``I can’t fit the same jeans as last year because it’s a little tight. But (his previously injured left leg) feels good,’’ Bamba said of the growth in his previously scrawny legs. ``A lot of post work comes from your trunk and your lower body, so it just feels good to be able to hold your own (on the low block).
``This whole summer has been work, work, work,’’ he added. ``I’ve been in the weight room and on the court basically every day that I’ve been in Orlando and it’s really showing.’’
Bamba showed tremendous flashes of potential as a rookie, averaging 6.2 points, 5.0 rebounds and 1.36 blocks in 16.3 minutes per night over 47 games. He happened to have one of his best games as a professional in his NBA debut, scoring 13 points, grabbing seven rebounds and swatting two shots in Orlando’s season-opening victory over the rival Miami Heat. However, Bamba’s big nights were only sporadic for the next few months ahead. He scored nine points and swatted four shots in the Magic’s victory over Utah and center Rudy Gobert, the player he’s been so often compared to with his expansive wingspan. A breakthrough moment seemed to come on Jan. 2 in Chicago when Bamba scored 10 points and more importantly blocked three shots after head coach Steve Clifford strongly encouraged that he be more aggressive defensively in being a rim protector.
In the days leading up to the start of drills for the NBA Summer League, Clifford and the Magic’s Summer League coach, Pat Delany, talked to Bamba about focusing on playing with more vigor and energy on both ends of the floor. Too often last season, Bamba’s lack of strength of declining conditioning took a toll on his production. Those areas, Delany said, are points of emphasis this week for the center.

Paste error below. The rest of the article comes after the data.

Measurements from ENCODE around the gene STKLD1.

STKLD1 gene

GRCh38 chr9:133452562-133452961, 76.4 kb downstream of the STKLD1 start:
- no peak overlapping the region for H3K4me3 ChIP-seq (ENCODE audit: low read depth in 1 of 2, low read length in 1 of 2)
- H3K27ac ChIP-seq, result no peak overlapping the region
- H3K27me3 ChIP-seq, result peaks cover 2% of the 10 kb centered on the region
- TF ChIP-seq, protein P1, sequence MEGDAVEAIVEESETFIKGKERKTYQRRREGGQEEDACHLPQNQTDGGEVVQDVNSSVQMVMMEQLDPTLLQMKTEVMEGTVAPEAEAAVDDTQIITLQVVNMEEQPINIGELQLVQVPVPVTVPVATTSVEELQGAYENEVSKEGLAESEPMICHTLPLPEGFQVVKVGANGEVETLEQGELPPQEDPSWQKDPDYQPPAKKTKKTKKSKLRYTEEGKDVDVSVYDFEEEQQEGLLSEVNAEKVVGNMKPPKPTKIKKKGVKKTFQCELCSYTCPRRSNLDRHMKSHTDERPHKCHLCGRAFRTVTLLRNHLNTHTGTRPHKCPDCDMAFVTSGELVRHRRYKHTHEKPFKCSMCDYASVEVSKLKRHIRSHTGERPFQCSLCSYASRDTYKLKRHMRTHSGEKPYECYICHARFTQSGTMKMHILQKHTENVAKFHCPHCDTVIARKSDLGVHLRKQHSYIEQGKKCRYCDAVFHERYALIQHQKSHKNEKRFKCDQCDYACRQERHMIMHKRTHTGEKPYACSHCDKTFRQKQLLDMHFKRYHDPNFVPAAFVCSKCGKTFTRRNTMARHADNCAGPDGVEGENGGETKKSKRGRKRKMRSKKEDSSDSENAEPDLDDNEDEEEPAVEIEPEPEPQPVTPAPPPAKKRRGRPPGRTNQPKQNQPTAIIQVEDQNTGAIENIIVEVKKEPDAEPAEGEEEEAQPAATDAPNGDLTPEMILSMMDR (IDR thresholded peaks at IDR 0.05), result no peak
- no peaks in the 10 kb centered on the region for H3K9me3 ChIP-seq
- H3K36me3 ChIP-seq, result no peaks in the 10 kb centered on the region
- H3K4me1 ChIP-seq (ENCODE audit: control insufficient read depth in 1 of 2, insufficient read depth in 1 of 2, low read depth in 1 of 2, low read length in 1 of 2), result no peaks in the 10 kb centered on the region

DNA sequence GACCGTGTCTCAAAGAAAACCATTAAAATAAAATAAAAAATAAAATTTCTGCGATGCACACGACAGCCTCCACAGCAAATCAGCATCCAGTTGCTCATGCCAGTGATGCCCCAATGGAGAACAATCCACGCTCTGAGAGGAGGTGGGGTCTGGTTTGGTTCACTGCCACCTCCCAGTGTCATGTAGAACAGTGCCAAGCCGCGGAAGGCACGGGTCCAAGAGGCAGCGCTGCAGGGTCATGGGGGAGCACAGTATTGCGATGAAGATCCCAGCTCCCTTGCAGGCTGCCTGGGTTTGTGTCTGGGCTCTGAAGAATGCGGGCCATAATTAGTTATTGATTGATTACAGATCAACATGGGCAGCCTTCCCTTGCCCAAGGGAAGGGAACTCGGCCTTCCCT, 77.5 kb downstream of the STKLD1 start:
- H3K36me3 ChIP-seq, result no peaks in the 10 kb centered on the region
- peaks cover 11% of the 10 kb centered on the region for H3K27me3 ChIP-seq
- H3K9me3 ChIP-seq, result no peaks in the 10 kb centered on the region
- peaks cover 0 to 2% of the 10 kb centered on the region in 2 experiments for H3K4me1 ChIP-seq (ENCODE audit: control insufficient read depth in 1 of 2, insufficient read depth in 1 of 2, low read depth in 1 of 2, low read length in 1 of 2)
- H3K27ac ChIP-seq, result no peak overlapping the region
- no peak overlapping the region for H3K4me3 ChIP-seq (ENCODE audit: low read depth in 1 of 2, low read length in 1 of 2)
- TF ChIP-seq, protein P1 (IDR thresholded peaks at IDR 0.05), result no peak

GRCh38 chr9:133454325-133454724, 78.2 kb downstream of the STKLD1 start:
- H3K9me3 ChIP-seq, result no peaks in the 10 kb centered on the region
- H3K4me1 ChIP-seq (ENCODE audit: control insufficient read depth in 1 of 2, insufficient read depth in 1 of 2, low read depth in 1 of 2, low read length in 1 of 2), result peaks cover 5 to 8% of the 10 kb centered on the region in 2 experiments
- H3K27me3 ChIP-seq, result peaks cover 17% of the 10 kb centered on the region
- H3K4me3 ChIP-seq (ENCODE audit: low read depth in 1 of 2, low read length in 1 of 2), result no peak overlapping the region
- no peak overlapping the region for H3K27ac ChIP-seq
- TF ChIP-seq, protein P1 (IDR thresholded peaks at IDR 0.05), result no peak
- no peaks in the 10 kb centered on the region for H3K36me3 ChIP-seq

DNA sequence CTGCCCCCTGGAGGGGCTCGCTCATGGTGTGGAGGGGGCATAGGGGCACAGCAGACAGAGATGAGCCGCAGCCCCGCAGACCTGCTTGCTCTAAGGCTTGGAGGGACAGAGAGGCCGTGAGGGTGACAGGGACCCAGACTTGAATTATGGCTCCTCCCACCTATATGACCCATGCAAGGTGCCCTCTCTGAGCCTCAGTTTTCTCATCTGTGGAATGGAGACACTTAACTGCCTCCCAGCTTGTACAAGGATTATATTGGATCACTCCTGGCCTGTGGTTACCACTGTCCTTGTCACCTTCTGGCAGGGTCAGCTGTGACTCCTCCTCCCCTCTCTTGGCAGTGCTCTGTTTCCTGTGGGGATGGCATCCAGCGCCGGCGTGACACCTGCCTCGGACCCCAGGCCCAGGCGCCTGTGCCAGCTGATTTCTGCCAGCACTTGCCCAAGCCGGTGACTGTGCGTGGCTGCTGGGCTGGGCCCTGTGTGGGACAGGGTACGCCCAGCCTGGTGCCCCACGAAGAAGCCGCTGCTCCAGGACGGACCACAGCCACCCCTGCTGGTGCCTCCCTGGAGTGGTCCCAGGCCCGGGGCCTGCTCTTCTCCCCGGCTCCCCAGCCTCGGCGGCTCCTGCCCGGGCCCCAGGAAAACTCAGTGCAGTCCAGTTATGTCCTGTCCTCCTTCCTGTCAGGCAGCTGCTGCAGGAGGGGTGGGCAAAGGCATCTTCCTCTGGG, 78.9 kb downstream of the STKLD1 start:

``It’s a stepping stone, really, because it’s been like (five) months since he’s played organized, five-on-five, but he’s been doing a ton of work, he’s in a good place and you can kind of see that he knows the talk and what we’re doing and he’s already ahead of the curve,’’ Delany said. ``Overall, his energy level is much better than it had been. We haven’t seen him in live action in quite a while, but there were some contact rebounds and traffic rebounds that he made today and that will get better and better the more he plays. He’ll just keep going from here.’’
Bamba reiterated on Tuesday that he was extremely pleased that the Magic were reportedly able to retain center Nikola Vucevic in free agency – even though it likely means the second-year center will be in a reserve role once again. (NBA teams and players aren’t allowed to officially consummate contracts until July 6). Bamba regularly credited Vucevic with helping give him advice all throughout his rookie season, and he stressed that he was eager to learn from a player with so much versatility and skill to his game.
``It was awesome,’’ Bamba said of the reports that Vucevic will return to the Magic. ``He was a lot of the reason why we made the playoffs and it was just exciting to have something like that on the roster.
``I just think it’s what’s best for the team,’’ Bamba said of Vucevic being back with the Magic. ``As I said before, (Vucevic) was our guy last year, he was an all-star and why we were in the playoffs. But I’m just going to keep working and it’s not going to stop me from working on my game and being the best version of myself.’’
That version of Bamba should be one more mature – both mentally and physically – and one better equipped to play in the post in the season ahead.
``Just overall, pace of play and low and mid-post stuff,’’ Bamba said of the areas where he has made the most improvement so far. ``My pace of getting the ball, taking my time and really assessing what the defense is giving me and (understanding) what I want (for a shot) – that’s the kind of stuff that we work on every day, a lot of pick-and-roll stuff and making different reads. I’m definitely seeing it coming to fruition now.’’